Injury the only risk for Colts with Bradshaw

Ahmad Bradshaw seems worth a $250,000 signing bonus.

He’s an injury risk for sure, having missed six games over the last two years. He’s had multiple surgeries on his feet, including one to replace a screw in his right foot in January. But he’s topped 1,000 yards in two of the last three seasons.

ESPN reports he got $250,000 to sign along with a scheduled $1.1 million base salary.

With the former Giant, the Colts improve their running back room.

The team regards Vick Ballard as its lead back, and coach Chuck Pagano has also spoken highly of Donald Brown, who’s entering the last year of his initial contract.

Delone Carter was thought to be a primary short-yardage and goal line runner when the team drafted him in the fourth-round in 2011.

Carter, Ballard, Bradshaw and Brown give the Colts pretty good strength at running back. Seventh-round draft pick Kerwynn Williams, who figures to be a factor in the return game, is a significantly smaller player who can be a change-up.

Bradshaw can also make plays out of the backfield in the passing game, something the Colts will look for more frequently in 2013. He caught 47 passes for the 2010 Giants.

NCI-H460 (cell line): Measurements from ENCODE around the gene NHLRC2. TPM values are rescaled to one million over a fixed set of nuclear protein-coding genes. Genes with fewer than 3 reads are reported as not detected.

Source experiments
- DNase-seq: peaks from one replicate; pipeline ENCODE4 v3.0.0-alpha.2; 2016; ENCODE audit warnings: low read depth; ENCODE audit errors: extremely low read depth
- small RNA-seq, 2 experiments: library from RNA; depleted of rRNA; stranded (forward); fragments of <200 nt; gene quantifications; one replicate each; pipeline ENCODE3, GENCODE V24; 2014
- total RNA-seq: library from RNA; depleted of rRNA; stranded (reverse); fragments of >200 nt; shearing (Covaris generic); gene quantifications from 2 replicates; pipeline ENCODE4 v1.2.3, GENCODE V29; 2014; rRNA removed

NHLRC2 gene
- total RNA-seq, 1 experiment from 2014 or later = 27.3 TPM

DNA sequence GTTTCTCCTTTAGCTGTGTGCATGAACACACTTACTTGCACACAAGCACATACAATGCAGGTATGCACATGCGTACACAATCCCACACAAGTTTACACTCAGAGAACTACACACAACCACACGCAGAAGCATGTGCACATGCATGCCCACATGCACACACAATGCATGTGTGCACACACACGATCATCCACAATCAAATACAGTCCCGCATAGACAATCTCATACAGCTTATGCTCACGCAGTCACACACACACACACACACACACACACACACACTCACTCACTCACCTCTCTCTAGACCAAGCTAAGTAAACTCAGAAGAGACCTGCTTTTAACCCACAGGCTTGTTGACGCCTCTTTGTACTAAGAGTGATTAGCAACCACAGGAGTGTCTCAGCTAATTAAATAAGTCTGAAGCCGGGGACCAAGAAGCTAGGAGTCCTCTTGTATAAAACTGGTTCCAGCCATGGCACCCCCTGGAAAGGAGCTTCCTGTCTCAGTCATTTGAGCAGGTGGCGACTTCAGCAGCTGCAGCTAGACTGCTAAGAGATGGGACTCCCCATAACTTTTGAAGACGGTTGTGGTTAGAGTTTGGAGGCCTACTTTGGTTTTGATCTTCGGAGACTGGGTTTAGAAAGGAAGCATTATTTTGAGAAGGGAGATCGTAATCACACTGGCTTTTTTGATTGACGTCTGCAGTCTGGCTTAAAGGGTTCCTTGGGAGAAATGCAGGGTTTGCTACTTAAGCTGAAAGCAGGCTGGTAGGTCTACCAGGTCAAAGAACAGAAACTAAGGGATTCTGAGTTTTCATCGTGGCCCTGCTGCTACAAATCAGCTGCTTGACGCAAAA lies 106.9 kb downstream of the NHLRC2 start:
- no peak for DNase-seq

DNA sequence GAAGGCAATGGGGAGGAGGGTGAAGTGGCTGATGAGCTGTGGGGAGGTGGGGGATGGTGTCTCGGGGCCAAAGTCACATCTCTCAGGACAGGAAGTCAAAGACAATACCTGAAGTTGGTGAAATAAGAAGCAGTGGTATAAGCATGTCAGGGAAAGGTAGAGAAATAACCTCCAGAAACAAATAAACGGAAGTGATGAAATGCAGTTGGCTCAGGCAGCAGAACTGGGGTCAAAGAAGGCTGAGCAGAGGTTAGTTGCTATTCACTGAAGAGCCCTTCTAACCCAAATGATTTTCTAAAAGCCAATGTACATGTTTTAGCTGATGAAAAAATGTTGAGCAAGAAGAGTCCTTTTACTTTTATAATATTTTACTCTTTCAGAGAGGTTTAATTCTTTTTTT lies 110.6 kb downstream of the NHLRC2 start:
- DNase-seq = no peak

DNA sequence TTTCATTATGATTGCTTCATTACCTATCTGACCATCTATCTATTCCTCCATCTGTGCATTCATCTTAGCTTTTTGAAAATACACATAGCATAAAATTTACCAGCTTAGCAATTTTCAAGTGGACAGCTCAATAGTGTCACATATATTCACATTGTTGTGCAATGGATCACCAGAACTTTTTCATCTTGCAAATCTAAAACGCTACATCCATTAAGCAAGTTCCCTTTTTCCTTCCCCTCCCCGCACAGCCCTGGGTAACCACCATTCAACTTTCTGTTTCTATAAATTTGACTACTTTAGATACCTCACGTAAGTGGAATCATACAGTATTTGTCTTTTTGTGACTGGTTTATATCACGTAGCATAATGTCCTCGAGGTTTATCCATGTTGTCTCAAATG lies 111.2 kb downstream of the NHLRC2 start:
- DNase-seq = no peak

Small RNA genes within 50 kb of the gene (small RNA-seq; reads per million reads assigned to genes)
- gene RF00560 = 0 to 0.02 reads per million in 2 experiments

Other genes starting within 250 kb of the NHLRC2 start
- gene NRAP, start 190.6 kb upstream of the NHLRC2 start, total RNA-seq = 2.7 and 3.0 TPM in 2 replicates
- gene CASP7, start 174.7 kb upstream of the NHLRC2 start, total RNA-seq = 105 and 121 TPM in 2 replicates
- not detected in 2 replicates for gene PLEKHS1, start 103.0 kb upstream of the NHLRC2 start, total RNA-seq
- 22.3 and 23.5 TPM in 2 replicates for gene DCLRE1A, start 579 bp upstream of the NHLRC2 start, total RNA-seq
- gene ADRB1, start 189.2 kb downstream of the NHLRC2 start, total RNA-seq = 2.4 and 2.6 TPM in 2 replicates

Bradshaw could fit in a variety of places in the backfield pecking order and I’m sure Pagano and offensive coordinator Pep Hamilton will want a training camp competition to help sort it out.

Carter or Brown will be out of a job in late August or early September barring an injury creating an opportunity.

Here’s Matt Williamson, ESPN.com’s scout, on Bradshaw:

The only questions about the guy concern durability and the screws in his feet. The Giants consistently had to nurture him throughout the week to have him active on game day, but he is tough. He isn't real big, but is an effective between-the-tackles runner as well as good on the perimeter -- assuming he still has the burst and speed from the last time we saw him. Bradshaw is also a real asset in the passing game, both as a reliable receiver and as one of the best RBs in protection in the NFL.